Listed Building

The legal part of the listing is the address/name of site only. All other information in the record is not statutory.


Status: Designated


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Date Added
Supplementary Information Updated
Local Authority
Shetland Islands
Planning Authority
Shetland Islands
HU 47161 41868
447161, 1141868


Late 18th century/early 19th century, extended to E in earlier 19th century. 2-storey and loft, 5 x 1-bay storehouse. Random rubble walls with droved ashlar dressings.

N ELEVATION: 5 bays (grouped 2-3) regularly fenestrated, windows infilled except vertically-boarded timber shutter with iron hinges to window at ground in bay to outer right;

W ELEVATION: openings centring gable; wide door at ground, loading doors at upper floors, segmental arched with 2-leaf timber doors at 1st floor, infilled at loft.

S ELEVATION: 5 bays, grouped 3-2. Left group; door at ground to left of bay to left and in centre bay, both with boarded timber infill. Right group; 2-leaf vertically-boarded timber door at ground in bay to right, timber sash and case windows at 1st floor; 12-pane to left, 4-pane to right. Boarded timber infill to other windows.

E ELEVATION: corner to right chamfered at ground; openings roughly centring gable; 6-panel domestic timber door with 5-pane fanlight above at ground; openings at upper floors infilled; additional small square window in gablehead.

Modern corrugated sheet cladding to roof.

Statement of Special Interest

The firm of Hay and Ogilvy collapsed in 1842 due to decline in the herring boom and damage to their fishing fleet in a gale. The collapse resulted in the establishment of Hay & Co in 1844 when William Hay joined forces with his sons, William and Charles. They originally worked from premises in Commercial Street, but William applied for new premises at Freefield, and by 1845 it was one of the busiest spots in Lerwick. The company caught, cured, bought, and exported fish on a very large scale, and was actively involved in the whaling industry. It also built and repaired ships and sold goods wholesale and retail including the Welsh roofing slate that can now be seen throughout Shetland. A photograph of circa 1890 shows a substantial ridge stack marking the former gable end.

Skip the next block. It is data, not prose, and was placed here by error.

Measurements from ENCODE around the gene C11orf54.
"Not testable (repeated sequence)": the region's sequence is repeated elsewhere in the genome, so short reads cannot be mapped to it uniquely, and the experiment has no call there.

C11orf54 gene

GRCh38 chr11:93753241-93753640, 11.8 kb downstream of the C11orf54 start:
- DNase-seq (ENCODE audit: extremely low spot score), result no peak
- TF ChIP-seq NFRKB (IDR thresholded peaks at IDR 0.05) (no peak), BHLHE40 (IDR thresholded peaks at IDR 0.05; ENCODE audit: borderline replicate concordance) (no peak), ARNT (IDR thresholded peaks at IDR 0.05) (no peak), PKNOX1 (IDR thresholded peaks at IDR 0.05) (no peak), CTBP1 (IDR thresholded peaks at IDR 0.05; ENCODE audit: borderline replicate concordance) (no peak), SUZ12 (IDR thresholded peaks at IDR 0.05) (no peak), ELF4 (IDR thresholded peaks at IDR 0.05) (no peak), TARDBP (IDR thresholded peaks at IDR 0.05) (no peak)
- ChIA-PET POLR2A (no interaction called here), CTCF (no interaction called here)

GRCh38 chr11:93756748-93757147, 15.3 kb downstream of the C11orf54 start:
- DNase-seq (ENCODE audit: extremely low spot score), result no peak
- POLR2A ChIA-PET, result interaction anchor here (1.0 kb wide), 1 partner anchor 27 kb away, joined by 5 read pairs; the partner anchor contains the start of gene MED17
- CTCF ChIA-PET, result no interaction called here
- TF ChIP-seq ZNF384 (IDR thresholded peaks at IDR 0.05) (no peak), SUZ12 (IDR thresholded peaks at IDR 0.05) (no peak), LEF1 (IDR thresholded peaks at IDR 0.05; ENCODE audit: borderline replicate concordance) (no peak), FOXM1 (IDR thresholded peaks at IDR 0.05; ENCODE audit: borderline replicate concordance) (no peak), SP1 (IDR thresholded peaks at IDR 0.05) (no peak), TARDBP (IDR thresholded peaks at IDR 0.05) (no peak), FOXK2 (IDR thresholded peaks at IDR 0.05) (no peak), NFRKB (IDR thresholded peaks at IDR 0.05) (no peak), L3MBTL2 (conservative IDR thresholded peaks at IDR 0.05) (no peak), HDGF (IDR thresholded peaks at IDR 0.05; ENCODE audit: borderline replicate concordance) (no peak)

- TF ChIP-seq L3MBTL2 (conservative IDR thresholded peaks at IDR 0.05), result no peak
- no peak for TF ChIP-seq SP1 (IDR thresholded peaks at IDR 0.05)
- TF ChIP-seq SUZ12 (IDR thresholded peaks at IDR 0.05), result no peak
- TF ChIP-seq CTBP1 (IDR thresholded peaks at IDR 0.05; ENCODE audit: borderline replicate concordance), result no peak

James W Irvine LERWICK (1985) p141. James R Nicolson LERWICK HARBOUR (1966) p11. James R Nicolson HAY & COMPANY (1982) p5 plates 16 and 30. NMRS Ref: A 80688. Thomas Manson LERWICK DURING THE LAST HALF CENTURY (1991) p112 plate 21.

About Listed Buildings

Listing is the way that a building or structure of special architectural or historic interest is recognised by law through the Planning (Listed Buildings and Conservation Areas) (Scotland) Act 1997.

We list buildings of special architectural or historic interest using the criteria published in the Historic Environment Scotland Policy Statement.

The statutory listing address is the legal part of the listing. The information in the listed building record gives an indication of the special architectural or historic interest of the listed building(s). It is not a definitive historical account or a complete description of the building(s). The format of the listed building record has changed over time. Earlier records may be brief and some information will not have been recorded.

Listing covers both the exterior and the interior. Listing can cover structures not mentioned which are part of the curtilage of the building, such as boundary walls, gates, gatepiers, ancillary buildings etc. The planning authority is responsible for advising on what is covered by the listing including the curtilage of a listed building. For information about curtilage see Since 1 October 2015 we have been able to exclude items from a listing. If part of a building is not listed, it will say that it is excluded in the statutory address and in the statement of special interest in the listed building record. The statement will use the word 'excluding' and quote the relevant section of the Historic Environment Scotland Act 2014. Some earlier listed building records may use the word 'excluding', but if the Act is not quoted, the record has not been revised to reflect current legislation.

If you want to alter, extend or demolish a listed building you need to contact your planning authority to see if you need listed building consent. The planning authority is the main point of contact for all applications for listed building consent.

Find out more about listing and our other designations at You can contact us on 0131 668 8716 or at


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Printed: 20/06/2018 07:00